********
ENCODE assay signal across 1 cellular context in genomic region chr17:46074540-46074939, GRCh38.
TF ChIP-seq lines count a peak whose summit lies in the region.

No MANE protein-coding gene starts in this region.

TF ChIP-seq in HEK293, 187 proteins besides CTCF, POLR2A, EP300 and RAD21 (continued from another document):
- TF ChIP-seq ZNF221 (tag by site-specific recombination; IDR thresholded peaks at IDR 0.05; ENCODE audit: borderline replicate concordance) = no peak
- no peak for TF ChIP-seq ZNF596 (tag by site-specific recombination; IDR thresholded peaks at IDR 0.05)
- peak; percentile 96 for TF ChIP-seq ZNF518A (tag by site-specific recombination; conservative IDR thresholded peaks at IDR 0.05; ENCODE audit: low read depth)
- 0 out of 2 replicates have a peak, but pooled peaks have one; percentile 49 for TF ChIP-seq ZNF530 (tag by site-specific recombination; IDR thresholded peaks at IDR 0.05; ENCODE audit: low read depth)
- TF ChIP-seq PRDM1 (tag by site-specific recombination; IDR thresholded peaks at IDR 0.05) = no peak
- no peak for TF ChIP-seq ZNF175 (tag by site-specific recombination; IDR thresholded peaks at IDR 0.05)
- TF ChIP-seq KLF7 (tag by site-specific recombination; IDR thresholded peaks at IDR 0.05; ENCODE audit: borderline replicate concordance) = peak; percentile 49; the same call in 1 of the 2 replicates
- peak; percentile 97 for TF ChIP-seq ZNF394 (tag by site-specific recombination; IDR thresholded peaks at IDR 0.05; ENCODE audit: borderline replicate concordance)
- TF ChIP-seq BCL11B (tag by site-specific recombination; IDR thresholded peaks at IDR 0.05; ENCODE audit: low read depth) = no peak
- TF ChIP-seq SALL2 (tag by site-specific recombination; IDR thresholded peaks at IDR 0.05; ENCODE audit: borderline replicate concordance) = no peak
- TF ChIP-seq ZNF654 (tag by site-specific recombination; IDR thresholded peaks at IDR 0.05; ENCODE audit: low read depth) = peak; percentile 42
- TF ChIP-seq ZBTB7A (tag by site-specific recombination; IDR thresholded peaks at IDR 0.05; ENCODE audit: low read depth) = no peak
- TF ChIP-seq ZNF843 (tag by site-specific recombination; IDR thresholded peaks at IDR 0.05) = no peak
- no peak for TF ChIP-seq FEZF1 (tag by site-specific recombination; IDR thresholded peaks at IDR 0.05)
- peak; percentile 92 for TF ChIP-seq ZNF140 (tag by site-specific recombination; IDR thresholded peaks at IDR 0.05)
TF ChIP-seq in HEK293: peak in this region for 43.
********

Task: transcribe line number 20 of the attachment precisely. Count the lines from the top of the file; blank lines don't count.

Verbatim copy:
TF ChIP-seq in HEK293: peak in this region for 43.